Amy Chua's essay "Why Chinese Mothers Are Superior" (Wall Street Journal, January 8, 2011) brought back vivid memories of my Chinese parents and a profound relief that, with their blessing, I am parenting in a very different way.
My mother once told me if I got a B to not bother coming home. My father drilled me in math until I developed a lifelong fear of math. To "lose face" for the Chang family name by letting my parents down in any way, after all they had sacrificed for me, was unfathomable.
Their tough love, like Chua's, was out of deep love. But did it work?
For a while. Until I couldn't do it anymore. Chua's children were never allowed to "not be the No. 1 student in every subject but gym and drama." My parents also expected me to be #1, and through elementary school I worked so hard to be #1...but guess what? So did my best friend! Her Korean Mother wanted HER to be #1. So every day, someone was going home a disappointment to her family.
Over time, I developed a fear of trying things that I couldn't excel at. I rebelled toward subjects my parents couldn't tutor and train me in: creative writing, African dance. I hungered for praise, and applied myself wholeheartedly in every class, every job where I got any. My drive to succeed propelled me to the Ivy League, to the media elite, to The New York Times -- and a near nervous breakdown.
I was good at my job. But I had chronic hives. I couldn't sleep, and when I did I would wake up with fingernail imprints in the palms of my clenched hands. I couldn't get pregnant. I was 30, a success, but felt a failure.
When we adopted G from China, I had no idea how much my world view, and my parents' world view, was about to change.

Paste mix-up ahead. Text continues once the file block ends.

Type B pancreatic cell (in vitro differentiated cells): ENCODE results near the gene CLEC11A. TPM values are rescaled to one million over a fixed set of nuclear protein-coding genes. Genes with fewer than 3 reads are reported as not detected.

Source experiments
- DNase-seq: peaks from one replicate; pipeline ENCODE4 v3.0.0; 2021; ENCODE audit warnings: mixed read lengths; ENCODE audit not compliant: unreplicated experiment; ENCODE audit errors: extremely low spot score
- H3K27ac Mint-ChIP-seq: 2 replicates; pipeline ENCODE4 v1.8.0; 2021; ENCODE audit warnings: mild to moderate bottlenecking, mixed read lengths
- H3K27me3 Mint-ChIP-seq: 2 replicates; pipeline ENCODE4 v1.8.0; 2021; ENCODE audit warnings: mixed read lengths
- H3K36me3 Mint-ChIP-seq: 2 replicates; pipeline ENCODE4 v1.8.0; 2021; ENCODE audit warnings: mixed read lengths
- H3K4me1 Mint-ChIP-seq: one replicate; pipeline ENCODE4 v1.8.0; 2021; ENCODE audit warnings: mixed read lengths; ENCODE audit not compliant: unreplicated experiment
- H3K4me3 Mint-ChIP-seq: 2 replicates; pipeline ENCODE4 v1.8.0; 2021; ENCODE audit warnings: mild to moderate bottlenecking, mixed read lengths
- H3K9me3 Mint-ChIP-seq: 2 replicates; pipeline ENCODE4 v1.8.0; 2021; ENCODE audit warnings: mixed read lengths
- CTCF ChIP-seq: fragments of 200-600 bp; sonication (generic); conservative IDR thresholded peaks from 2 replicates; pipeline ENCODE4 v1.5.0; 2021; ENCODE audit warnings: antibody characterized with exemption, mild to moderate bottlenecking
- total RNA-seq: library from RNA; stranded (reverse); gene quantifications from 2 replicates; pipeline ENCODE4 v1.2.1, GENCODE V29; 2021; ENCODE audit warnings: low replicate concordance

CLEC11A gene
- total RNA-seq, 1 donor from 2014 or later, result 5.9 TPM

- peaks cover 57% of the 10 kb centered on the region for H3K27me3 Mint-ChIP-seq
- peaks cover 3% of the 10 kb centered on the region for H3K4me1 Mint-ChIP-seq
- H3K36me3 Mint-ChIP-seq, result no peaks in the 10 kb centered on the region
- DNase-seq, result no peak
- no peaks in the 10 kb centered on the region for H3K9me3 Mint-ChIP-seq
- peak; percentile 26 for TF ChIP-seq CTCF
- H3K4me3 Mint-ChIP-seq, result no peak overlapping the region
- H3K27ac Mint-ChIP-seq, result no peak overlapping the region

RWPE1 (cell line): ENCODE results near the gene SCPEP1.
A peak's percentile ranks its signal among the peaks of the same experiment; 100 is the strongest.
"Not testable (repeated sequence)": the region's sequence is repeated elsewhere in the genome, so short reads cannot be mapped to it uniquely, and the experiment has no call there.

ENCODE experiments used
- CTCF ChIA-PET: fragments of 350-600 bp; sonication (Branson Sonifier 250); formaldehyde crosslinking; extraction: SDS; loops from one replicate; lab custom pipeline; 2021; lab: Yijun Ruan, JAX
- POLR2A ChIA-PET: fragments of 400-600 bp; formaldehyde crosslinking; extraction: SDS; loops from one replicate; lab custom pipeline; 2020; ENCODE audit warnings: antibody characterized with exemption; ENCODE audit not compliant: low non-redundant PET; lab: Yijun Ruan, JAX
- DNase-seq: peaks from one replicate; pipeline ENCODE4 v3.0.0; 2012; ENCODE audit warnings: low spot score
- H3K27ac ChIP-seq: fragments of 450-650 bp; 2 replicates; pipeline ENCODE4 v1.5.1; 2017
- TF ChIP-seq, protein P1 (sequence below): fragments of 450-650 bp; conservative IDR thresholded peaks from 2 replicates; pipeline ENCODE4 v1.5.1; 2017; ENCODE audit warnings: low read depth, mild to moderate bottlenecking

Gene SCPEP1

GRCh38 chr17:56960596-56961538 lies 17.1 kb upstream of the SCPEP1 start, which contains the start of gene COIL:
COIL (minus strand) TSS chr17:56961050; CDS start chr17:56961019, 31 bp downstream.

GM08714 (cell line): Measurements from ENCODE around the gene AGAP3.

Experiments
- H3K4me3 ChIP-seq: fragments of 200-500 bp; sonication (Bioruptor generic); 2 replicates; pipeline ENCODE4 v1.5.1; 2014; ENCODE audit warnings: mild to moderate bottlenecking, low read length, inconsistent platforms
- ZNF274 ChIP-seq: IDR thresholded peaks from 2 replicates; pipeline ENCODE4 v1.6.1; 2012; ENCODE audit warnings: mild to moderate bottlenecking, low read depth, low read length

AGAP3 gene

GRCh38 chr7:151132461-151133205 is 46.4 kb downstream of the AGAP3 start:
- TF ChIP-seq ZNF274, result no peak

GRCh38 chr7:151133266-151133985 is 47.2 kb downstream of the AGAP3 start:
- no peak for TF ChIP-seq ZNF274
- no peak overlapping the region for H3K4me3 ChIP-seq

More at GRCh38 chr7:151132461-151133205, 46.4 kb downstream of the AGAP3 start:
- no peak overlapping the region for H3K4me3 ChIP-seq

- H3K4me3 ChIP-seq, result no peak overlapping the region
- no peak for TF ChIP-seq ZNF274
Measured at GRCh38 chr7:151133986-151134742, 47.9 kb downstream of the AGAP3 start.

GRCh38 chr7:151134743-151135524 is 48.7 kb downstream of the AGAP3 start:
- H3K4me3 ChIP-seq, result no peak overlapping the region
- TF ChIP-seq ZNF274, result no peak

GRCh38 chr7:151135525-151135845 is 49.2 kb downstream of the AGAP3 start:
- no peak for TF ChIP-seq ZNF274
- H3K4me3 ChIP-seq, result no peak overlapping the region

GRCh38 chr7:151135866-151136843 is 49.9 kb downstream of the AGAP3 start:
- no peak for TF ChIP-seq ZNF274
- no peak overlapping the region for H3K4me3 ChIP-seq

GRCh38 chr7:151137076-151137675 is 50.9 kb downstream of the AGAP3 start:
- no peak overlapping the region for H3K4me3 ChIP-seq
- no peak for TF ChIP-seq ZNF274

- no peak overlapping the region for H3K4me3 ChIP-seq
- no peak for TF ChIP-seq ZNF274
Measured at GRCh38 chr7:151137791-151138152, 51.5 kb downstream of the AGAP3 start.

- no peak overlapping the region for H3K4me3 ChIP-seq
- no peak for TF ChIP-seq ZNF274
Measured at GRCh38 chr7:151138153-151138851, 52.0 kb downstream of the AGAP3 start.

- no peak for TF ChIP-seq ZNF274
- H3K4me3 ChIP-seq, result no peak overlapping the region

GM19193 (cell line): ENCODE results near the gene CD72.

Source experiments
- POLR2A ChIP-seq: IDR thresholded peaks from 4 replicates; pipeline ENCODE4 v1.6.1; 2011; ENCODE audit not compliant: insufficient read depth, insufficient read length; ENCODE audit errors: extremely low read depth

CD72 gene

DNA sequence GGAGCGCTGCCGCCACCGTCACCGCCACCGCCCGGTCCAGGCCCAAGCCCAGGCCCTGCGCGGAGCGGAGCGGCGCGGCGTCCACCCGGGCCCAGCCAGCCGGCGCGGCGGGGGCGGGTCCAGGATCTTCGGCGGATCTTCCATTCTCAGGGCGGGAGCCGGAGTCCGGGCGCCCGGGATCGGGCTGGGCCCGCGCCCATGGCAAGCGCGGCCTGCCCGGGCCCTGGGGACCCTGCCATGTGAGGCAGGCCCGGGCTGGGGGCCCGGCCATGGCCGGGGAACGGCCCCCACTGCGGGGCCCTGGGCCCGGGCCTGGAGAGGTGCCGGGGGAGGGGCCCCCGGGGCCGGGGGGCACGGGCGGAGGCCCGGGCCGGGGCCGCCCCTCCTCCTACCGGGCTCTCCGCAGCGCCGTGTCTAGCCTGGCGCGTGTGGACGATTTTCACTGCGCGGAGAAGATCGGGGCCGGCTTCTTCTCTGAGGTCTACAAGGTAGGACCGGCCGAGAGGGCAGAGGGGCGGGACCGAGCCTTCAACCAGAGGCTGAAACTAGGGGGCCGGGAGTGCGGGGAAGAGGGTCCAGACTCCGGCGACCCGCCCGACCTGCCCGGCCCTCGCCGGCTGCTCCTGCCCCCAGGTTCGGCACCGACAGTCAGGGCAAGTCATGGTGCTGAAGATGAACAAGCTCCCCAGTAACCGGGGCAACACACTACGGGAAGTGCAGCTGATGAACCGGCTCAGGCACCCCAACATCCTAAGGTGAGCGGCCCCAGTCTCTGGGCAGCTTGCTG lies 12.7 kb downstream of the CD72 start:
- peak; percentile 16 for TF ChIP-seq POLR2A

G wasn't like us eager-to-please Changs. She had her own way of doing things, and no amount of pressure, firm or soft, cajoling or demanding would sway her. Things that were easy for us, paying attention, following directions were impossible for her. "She's so smart. She could be such a success," relatives would say. Read: It must be your fault.
We spent years struggling to keep G in public school, pressuring her to keep up with everyone else. She is intelligent, creative and full of potential. But it turns out she also has Tourette Syndrome, and has developed many associated neurological complications that make getting through each day a challenge. When we finally moved her into a special ed setting, her relief and subsequent blossoming made me mourn all the days we sent her out into the world feeling less than.
Chua's conviction that her way is superior eludes me. She assumes strength but I have seen fragility. And you can't treat them the same. I have traded in conviction for the agony of questioning and experimenting. It is painful, not having the answers all the time. But in humility I have been able to get the help my kids need. And in humility, there is freedom. We don't compare our kids to anyone else. We're off the road to nowhere. In the here and now, we do the best we can. And appreciate every moment.
We, and no one more than my parents, have chosen to evolve. Our definition of success has changed dramatically. We still have high expectations. They're just appropriate for G, at this time. Our sense of family has solidified. Once you adopt, you open your heart and home, period. No one has to achieve to belong. You belong because you're loved. My parents tell me all the time how good G is, how hard she tries, how proud they are. And what do they think of Amy Chua's approach? "Tai guo fen" -- too much -- my Chinese mother said. "And besides, every kid is different. I might have agreed with her back then. But I've progressed."
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